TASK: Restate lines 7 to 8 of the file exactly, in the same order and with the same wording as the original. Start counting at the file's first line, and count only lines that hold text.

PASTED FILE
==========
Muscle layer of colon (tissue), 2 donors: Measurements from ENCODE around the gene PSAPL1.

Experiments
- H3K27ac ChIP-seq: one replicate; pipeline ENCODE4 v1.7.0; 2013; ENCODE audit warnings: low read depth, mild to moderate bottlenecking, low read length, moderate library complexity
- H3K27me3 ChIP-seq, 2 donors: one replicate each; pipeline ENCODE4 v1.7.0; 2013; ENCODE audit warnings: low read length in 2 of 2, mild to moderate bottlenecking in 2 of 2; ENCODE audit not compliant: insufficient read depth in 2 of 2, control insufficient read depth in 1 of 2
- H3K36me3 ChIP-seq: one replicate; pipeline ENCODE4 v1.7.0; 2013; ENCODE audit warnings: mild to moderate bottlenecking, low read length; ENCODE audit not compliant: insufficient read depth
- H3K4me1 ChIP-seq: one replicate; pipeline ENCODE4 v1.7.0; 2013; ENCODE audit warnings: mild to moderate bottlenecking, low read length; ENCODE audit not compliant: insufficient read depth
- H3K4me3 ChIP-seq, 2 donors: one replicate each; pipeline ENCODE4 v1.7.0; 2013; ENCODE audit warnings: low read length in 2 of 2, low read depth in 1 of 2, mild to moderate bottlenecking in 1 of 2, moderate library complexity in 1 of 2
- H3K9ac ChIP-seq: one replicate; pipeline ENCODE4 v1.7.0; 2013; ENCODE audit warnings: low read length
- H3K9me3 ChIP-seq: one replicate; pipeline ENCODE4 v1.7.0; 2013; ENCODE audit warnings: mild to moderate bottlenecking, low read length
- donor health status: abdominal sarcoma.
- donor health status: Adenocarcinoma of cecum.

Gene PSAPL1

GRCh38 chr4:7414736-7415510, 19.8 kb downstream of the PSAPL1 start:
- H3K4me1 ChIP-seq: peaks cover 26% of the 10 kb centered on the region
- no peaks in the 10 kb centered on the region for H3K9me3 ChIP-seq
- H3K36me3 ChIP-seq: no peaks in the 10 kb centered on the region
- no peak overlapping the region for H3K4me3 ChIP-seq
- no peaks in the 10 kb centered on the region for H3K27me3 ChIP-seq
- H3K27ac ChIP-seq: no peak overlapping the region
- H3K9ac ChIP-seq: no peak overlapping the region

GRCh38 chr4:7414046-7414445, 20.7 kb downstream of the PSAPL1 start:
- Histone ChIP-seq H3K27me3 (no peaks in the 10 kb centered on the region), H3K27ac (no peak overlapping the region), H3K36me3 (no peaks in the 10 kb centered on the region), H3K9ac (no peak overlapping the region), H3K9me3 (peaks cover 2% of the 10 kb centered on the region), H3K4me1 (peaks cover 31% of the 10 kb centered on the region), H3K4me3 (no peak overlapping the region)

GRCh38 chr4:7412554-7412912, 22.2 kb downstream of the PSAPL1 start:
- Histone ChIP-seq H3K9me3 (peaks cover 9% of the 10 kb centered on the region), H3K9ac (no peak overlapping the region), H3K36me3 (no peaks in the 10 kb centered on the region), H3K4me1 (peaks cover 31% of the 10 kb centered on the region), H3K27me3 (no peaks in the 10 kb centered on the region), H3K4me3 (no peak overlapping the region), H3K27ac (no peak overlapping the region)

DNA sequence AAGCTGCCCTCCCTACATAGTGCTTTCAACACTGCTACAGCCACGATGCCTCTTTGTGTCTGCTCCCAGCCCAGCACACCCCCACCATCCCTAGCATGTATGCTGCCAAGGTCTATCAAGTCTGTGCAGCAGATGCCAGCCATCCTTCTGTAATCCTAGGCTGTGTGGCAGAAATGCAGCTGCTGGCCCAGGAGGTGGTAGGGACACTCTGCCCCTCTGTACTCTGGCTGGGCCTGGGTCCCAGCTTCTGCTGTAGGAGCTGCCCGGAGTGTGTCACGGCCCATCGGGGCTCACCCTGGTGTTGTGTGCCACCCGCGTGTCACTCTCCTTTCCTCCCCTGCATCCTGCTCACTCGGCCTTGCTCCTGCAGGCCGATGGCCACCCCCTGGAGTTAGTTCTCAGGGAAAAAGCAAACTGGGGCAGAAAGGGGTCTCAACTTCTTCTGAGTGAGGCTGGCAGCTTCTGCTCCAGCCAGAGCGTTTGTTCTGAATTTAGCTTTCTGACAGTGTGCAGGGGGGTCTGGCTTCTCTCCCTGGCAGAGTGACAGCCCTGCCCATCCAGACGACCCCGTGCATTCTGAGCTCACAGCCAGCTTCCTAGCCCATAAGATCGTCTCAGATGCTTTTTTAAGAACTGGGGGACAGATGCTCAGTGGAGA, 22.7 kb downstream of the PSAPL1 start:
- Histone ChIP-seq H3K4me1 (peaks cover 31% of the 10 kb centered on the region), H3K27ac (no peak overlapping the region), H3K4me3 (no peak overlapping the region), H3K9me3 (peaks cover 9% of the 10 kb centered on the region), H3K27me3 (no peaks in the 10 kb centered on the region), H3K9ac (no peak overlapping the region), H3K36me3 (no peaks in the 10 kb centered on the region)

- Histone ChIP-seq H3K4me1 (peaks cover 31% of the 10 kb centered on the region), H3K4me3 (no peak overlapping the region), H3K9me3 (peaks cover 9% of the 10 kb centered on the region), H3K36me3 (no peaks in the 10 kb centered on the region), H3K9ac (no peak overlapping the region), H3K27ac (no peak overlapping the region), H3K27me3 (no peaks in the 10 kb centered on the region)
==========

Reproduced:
- H3K4me3 ChIP-seq, 2 donors: one replicate each; pipeline ENCODE4 v1.7.0; 2013; ENCODE audit warnings: low read length in 2 of 2, low read depth in 1 of 2, mild to moderate bottlenecking in 1 of 2, moderate library complexity in 1 of 2
- H3K9ac ChIP-seq: one replicate; pipeline ENCODE4 v1.7.0; 2013; ENCODE audit warnings: low read length